(CNN) - Puerto Rican voters appear to be as divided as Democrats on the mainland, according to CNN's exclusive exit polls.
Among Hillary Clinton's supporters there, 72 percent said they would not be satisfied if Barack Obama wins the Democratic nomination, while only 26 percent said they would be.
Obama's supporters were slightly more willing to support Clinton, but not very. Nearly 60 percent said they would be dissatisfied if the New York Democrat won the nomination, while only 38 percent said they would be satisfied.
Puerto Ricans are not eligible to vote in the general election.
(CNN) - Even in a state Hillary Clinton appears to have won by 35 points, a majority of Kentucky voters say the New York senator attacked Barack Obama unfairly.
According to the exit polls, 54 percent of voters said Clinton launched unfair attacks on Obama, though that didn't seem to deter voters there from supporting Clinton - 55 percent of those who said Clinton attacked unfairly still voted for the New York senator.
Clinton faced a similar statistic in West Virginia last week. There she won by 41 points, but nearly 60 percent of voters said she made unfair attacks against the Illinois senator.
(CNN) - Two of three voters in Oregon's Democratic primary disagree with Hillary Clinton's call for a moratorium in the federal gasoline tax. Twenty-six percent of the voters in CNN's Oregon voter poll, conducted by phone, think suspending the gas tax is a good idea; they went for Clinton over Barack Obama 64 to 34 percent. Sixty-three percent think it's a bad idea to suspend the gas tax - those voters supported Obama 67 to 31 percent.
(CNN) - CNN just predicted Obama will win the Oregon primary. How did the Illinois senator win there so easily?
Obama won overwhelming support from Oregon voters who attended college. Nearly 60 percent of that demographic went for Obama there and those voters made up nearly 80 percent of the demographic.
Obama also won big in another category: among those voters who say they do not have a religion, or have another religion outside of Catholicism, Protestantism, and Judaism.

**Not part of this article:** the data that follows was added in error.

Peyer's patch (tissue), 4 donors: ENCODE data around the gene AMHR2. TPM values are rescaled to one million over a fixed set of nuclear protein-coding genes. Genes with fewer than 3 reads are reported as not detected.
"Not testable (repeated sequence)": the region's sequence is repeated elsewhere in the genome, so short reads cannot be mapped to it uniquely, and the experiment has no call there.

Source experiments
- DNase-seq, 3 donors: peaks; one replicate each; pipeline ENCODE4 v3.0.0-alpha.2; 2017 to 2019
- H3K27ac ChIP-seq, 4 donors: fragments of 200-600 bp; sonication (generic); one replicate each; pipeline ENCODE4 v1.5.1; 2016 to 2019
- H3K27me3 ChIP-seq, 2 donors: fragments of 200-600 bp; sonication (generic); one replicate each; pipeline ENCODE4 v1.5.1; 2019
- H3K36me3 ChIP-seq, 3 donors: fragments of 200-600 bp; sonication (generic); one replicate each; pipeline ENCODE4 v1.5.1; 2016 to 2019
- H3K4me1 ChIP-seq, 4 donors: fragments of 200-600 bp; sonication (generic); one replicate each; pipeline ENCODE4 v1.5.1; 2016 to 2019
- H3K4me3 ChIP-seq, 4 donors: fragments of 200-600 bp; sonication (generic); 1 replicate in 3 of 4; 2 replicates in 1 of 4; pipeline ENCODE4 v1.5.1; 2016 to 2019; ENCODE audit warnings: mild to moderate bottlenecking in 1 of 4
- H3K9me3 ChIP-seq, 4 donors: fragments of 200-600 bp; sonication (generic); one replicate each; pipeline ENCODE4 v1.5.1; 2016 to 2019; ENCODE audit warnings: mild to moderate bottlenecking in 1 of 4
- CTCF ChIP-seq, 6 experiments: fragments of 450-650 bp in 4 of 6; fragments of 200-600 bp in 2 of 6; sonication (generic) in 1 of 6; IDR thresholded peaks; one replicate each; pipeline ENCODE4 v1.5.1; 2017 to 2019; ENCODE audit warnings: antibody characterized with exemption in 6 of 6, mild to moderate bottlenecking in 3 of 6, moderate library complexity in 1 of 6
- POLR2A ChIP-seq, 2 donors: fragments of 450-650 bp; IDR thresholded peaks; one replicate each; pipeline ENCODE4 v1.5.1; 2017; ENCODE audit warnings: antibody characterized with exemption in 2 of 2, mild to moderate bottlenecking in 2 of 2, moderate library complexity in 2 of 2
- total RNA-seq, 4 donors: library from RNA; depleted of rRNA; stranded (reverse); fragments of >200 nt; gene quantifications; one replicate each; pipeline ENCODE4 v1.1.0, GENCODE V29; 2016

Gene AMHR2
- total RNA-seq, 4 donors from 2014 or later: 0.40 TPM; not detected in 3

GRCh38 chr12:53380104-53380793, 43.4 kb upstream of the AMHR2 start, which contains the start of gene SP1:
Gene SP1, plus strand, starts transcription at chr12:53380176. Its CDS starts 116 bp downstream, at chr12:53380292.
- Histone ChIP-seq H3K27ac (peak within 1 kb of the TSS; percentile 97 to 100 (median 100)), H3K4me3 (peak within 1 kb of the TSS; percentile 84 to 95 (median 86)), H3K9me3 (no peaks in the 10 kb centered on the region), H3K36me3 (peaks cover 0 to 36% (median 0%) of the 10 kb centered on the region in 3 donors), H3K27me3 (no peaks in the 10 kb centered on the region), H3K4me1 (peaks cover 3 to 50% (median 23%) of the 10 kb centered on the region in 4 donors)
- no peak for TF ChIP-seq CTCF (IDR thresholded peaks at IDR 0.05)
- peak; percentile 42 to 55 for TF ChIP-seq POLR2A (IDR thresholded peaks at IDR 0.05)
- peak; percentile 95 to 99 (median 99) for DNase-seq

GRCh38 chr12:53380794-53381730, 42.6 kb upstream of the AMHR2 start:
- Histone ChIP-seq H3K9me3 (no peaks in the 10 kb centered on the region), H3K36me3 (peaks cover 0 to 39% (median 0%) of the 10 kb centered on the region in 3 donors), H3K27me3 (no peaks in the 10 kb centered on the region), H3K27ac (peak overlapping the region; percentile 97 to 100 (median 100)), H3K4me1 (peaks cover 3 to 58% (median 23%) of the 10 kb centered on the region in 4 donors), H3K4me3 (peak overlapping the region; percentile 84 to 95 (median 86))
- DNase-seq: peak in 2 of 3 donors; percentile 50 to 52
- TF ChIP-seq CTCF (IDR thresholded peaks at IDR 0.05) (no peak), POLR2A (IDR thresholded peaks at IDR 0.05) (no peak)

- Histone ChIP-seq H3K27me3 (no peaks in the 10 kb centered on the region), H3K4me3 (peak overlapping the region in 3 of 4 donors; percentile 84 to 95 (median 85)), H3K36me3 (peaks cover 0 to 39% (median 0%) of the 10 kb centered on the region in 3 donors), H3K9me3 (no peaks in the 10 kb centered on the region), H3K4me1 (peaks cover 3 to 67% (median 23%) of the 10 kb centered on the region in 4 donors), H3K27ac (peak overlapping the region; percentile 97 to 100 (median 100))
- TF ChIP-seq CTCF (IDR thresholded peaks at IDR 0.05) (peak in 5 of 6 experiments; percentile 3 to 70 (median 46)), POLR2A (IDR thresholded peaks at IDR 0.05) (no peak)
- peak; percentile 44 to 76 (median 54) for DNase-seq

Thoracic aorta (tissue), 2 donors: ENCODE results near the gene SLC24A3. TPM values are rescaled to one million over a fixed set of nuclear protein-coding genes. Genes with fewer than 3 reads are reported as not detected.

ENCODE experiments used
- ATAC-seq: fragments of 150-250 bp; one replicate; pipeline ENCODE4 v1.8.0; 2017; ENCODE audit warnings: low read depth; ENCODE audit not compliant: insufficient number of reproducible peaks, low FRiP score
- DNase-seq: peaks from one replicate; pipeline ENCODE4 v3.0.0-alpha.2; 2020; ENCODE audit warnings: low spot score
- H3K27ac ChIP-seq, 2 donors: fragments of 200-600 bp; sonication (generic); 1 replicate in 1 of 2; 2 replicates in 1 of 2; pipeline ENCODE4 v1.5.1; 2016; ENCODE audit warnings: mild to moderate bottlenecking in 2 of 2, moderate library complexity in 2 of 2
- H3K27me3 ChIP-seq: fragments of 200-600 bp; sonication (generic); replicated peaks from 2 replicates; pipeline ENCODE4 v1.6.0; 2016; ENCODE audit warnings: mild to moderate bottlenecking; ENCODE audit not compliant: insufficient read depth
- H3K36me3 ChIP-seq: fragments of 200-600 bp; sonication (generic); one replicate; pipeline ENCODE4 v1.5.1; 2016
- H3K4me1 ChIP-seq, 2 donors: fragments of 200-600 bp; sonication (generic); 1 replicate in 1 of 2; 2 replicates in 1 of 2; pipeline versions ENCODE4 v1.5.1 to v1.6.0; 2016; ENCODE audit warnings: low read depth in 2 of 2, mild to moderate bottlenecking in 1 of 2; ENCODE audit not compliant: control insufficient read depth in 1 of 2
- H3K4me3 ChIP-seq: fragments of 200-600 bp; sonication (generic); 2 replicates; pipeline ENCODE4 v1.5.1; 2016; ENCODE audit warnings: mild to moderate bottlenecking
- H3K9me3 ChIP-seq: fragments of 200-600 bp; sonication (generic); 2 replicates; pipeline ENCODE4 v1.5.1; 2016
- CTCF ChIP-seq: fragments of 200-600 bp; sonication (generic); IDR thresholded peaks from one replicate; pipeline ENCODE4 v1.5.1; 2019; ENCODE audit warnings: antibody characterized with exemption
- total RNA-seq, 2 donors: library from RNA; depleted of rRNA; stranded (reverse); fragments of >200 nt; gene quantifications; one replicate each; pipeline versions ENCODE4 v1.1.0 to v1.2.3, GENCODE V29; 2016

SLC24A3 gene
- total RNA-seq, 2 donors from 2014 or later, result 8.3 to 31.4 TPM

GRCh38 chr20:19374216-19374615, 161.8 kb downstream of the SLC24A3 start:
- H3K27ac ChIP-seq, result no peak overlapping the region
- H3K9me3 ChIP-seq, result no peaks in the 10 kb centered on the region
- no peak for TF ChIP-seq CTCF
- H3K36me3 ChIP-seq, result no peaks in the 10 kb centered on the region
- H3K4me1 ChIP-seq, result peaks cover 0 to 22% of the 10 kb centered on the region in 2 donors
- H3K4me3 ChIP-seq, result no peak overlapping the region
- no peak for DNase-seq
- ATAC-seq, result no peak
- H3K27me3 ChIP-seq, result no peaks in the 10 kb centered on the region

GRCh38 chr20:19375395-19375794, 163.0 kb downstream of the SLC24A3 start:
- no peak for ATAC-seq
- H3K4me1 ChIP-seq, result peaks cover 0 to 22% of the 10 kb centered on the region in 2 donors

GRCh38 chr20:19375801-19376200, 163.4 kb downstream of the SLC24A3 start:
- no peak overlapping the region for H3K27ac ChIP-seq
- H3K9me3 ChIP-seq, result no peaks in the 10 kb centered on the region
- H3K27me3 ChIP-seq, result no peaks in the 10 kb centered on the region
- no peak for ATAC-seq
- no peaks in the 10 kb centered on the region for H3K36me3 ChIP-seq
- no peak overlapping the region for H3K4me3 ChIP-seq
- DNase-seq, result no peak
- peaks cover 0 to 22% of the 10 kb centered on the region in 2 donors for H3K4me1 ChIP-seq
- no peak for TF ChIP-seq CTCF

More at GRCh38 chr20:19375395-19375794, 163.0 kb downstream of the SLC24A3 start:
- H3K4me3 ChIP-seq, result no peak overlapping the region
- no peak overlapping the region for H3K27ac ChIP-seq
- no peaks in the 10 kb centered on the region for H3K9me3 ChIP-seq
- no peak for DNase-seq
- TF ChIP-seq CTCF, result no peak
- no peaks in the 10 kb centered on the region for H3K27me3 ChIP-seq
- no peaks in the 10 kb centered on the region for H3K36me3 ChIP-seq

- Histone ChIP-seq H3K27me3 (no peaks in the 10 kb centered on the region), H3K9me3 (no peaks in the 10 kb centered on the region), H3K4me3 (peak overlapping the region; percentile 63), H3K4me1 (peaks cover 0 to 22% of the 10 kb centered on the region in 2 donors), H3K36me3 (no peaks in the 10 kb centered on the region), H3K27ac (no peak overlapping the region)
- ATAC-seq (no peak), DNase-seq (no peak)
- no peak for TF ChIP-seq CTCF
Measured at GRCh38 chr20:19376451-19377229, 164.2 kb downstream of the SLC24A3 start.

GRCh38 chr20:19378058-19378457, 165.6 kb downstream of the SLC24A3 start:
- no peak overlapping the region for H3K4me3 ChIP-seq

Nearly 30 percent of Oregon Democrats said they were not religious and those voters went for Obama by 21 percentage points, 60 percent to 39 percent. And among those voters who listed "other" as their religion, a group that made up 10 percent of the vote, Obama won by 42 points, 70 percent to 28 percent.
(CNN) - In another sign Barack Obama has trouble courting blue-collar voters, less than half of Kentucky Democrats said Tuesday that Barack Obama shares their values.
According to the exit polls, only 43 percent of voters there said Obama shares their values, a statistic that could potentially hurt him in the fall should he win the party's nomination.
That compares to 73 percent of Kentucky Democrats who said Hillary Clinton shares their values – a statistic the Clinton campaign often references when it claims the New York Democrat has a better chance of winning the crucial swing states in a general election.
The numbers were very similar in West Virginia last week. There only 43 percent said Obama shared their values while 70 percent said Clinton did.
Obama clearly has a long way to go in defining himself among these voters should he be the party's nominee.
(CNN) - Much has been made about both Hillary Clinton and Barack Obama's entrenched demographics, with each claiming crucial Democratic voting blocs. In primary after primary, it seems like the same coalitions vote for each candidate.